Whereas ancient art from the rest of the world is mostly representational, featuring animals and people, up until the Roman conquest, the majority of British art is abstract - centring around geometric patterns, circles, dots and lines.
In ancient British rock art the "cup and ring" (circles surrounding a central dot) formations dominate. There is a proven link between these and the stone circles that are scattered across the land during the Neolithic and early bronze age, whether or not these two types of circle are intended to represent the same thing.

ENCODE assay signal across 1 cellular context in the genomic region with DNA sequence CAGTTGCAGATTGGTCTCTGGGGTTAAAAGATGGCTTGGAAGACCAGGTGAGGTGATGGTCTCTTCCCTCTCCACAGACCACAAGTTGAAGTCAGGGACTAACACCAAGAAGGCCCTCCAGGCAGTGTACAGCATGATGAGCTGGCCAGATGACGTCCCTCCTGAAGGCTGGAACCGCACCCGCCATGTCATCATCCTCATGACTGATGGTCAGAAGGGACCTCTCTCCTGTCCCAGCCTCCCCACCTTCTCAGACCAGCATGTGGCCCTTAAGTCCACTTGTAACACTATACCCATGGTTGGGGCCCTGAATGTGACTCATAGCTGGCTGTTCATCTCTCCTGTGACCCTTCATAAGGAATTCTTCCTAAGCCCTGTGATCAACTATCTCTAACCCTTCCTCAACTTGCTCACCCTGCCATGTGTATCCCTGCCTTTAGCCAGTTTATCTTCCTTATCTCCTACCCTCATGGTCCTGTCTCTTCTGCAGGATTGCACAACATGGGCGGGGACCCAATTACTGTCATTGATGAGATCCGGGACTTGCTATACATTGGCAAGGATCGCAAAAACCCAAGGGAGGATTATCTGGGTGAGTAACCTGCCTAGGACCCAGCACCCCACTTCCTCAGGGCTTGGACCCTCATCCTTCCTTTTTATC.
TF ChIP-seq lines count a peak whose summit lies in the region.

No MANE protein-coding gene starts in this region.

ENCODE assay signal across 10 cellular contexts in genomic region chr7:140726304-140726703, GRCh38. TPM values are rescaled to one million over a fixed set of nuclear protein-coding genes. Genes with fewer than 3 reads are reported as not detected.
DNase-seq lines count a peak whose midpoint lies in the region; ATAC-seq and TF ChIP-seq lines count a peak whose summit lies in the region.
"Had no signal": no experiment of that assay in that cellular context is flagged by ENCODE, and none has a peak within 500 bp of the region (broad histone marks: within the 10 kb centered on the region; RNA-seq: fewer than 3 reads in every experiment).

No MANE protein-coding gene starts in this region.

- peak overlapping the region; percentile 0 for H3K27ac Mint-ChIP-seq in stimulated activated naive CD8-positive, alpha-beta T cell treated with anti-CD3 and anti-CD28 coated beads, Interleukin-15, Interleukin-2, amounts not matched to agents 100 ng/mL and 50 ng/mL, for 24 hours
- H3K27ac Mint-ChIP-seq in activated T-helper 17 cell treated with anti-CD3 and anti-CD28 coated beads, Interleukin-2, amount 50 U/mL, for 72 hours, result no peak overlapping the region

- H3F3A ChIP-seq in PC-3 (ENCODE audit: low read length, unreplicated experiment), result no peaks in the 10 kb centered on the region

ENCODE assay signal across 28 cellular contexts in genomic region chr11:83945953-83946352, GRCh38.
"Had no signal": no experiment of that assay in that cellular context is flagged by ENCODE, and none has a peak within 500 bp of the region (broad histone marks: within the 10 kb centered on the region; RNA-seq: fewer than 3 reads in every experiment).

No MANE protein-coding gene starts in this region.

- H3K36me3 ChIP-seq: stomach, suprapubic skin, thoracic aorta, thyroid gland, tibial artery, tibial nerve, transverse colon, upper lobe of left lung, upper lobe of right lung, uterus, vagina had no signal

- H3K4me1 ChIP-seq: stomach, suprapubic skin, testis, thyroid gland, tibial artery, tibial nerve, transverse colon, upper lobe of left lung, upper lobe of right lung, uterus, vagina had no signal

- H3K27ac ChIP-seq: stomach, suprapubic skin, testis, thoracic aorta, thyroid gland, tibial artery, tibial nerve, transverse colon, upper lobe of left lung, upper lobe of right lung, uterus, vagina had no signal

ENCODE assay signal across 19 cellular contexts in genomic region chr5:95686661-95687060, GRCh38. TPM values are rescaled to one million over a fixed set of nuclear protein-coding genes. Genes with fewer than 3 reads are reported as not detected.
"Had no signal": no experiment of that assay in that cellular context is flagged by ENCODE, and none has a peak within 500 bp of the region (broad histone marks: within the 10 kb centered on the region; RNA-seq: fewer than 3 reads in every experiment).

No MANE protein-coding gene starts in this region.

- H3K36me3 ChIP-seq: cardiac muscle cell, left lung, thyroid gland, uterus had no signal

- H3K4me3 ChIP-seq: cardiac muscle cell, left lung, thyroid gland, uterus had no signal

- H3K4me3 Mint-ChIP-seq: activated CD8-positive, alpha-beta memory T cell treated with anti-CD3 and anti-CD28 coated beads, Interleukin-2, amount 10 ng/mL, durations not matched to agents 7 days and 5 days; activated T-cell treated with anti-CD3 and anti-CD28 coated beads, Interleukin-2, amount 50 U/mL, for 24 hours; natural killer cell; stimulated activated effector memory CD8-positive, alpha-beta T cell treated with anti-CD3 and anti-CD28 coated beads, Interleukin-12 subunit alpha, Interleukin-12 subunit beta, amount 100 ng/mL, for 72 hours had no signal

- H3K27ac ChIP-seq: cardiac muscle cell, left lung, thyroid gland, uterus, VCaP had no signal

Although the meaning of the patterns of ancient British rock art remains a mystery, there is obviously something significant to us about circles. They are appealing to us, simple yet mysterious, mystical yet mathematical, and indicative of human presence; conjuring up images of settlements and community.
I enjoy continuing this heritage of British abstract art that extends into prehistory by embracing the usage of circles, lines and dots.